Of late Walmart is the poster boy for all that is wrong with globalization – both in the US and abroad. US because it is adding tremendously to the trade deficit with China as well as throwing out the smaller enterprises out of business.. and abroad because it is not supposed to be the most stellar employer in those "sweat shops" which manufacture its stuff and other business practices. Here is a blog entry from Fast Company on this company’s efforts to promote Ethics and relationships with its stakeholders:
Wal-Mart is currently advertising to fill two new and fascinating jobs at the Bentonville home office: director of global ethics, and senior director of stakeholder engagement
The ethics job got a burst of media attention last week — Wal-Mart’s director of global ethics "plays a critical strategic role by promoting ethical behavior globally, facilitating proper decision-making, and ensuring that ethics is embedded into key business processes." The posting makes it clear the job will have its bare-knuckled Wal-Mart moments. The right candidate must be "able and willing to take a difficult or unpopular position if necessary," and the right person will maintain "rationality in tense interpersonal situations."
Having a chief of ethical business practices isn’t all that unusual — since 1992, there has been an association of people with that job. Companies from AOL Time Warner and Burger King to Clorox and Halliburton are members. As is Wal-Mart. The ethics responsibilities are not new at Wal-Mart, they are simply being put in a separate job to give them more visibility.
The much more interesting — and all new — job at Wal-Mart is the senior director of stakeholder engagement. This person, the job description says, "will help pioneer a new model of how Wal-Mart works with outside stakeholders resulting in fundamental changes in how the company does business."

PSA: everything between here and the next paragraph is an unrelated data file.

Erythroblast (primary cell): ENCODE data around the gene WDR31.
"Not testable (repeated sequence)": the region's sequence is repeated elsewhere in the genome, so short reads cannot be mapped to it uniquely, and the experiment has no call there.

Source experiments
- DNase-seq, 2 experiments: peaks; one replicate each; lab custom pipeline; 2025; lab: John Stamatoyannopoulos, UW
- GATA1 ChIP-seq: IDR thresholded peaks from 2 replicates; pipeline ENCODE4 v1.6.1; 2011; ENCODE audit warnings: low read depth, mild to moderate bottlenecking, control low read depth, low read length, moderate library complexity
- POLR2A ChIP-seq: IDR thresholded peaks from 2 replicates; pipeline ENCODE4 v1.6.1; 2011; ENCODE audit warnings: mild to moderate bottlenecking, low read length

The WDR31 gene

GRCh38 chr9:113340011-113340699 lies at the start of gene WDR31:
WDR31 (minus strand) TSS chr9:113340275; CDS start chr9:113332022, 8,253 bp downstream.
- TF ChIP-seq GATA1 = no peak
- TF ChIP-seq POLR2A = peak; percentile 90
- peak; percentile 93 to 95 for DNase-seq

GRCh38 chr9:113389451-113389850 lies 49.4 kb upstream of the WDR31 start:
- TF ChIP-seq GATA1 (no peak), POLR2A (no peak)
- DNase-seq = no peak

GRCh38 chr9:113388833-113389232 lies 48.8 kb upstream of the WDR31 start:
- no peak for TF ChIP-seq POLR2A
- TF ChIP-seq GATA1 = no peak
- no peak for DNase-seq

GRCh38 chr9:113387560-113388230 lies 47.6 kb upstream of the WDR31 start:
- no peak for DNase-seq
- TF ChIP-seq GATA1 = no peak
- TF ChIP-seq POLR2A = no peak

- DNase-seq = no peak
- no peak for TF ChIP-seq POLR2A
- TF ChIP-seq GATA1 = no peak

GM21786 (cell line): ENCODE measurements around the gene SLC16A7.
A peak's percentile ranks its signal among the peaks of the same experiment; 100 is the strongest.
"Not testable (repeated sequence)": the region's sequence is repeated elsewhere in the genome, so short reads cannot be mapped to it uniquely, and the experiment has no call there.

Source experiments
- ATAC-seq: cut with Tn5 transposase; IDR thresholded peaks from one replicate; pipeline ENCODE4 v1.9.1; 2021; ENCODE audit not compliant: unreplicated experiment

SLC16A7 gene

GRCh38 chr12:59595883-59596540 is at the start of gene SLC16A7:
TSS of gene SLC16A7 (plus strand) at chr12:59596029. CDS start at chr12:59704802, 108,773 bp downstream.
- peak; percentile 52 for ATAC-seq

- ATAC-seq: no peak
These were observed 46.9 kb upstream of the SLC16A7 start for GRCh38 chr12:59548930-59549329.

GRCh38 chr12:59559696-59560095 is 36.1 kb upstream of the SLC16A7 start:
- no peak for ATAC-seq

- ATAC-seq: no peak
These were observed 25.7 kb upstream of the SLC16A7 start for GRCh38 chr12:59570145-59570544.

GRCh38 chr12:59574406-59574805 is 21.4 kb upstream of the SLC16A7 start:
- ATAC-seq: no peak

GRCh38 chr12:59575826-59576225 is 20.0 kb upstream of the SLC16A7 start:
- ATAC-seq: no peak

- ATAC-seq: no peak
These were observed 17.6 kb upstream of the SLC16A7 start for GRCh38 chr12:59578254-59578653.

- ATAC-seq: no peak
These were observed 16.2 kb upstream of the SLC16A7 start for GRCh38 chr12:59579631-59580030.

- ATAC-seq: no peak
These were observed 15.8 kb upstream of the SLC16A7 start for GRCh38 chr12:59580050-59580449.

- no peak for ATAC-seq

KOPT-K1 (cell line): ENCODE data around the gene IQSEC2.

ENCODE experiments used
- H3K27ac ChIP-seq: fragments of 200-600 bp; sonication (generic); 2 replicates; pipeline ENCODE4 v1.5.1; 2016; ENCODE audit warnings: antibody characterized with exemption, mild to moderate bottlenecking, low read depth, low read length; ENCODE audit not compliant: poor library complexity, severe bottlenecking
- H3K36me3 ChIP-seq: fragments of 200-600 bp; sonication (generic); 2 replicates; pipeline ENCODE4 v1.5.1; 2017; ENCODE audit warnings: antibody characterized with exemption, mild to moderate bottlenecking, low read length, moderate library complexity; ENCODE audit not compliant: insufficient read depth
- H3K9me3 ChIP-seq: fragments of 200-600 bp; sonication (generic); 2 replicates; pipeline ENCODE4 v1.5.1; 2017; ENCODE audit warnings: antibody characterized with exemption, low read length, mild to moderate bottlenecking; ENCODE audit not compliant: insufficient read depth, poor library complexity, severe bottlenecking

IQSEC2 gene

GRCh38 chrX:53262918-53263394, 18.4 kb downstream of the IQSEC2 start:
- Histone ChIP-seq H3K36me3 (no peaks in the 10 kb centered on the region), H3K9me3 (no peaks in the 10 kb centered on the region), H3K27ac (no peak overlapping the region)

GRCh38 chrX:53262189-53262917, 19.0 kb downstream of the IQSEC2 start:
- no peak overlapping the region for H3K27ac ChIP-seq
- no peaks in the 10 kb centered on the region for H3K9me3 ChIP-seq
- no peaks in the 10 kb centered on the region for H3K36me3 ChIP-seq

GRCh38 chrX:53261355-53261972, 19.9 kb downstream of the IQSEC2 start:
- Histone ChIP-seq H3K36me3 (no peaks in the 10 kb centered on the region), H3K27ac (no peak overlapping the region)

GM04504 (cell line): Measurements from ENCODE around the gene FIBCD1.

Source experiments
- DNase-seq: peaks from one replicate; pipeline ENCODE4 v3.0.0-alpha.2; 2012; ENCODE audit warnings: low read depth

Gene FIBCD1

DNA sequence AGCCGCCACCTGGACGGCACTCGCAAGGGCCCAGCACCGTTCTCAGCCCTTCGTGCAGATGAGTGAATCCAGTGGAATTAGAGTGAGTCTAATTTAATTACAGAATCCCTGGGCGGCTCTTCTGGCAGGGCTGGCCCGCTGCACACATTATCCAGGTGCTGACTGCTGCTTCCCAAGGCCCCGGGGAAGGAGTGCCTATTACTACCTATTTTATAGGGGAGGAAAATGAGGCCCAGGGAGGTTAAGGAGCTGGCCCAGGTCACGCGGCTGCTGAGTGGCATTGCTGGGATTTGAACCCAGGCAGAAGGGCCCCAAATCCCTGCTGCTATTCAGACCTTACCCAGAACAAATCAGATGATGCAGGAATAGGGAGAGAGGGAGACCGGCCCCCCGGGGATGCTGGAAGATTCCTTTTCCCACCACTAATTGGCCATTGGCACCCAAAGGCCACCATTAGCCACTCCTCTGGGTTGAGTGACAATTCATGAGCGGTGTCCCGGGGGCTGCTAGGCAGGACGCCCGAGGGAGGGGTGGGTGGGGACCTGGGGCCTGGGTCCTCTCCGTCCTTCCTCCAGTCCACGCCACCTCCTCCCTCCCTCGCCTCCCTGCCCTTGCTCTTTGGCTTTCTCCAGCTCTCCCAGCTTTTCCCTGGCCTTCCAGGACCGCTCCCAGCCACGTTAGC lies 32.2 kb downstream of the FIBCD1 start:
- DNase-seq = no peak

It could be the beginning of realizing that "always low prices — always" isn’t even always good, even for Wal-Mart.
In The Wal-Mart Effect, while discussing Wal-Mart’s corrosive impact on Chile by its salmon-buying practices, I asked, "What if Wal-Mart imposed conditions on its suppliers that went beyond cost, efficiency, and on-time delivery? What would the ripples from that look like?…The result could be a completely new Wal-Mart effect — Wal-Mart using its enormous purchasing power not just to raise the standard of living for its customers, but also for its suppliers."
In looking for a new director of stakeholder engagement, Wal-Mart says its senior executives have spent the last year talking to "key global stakeholders to better understand their concerns, the company’s impact on the world and society, and what leadership means for Wal-Mart in the 21st century."
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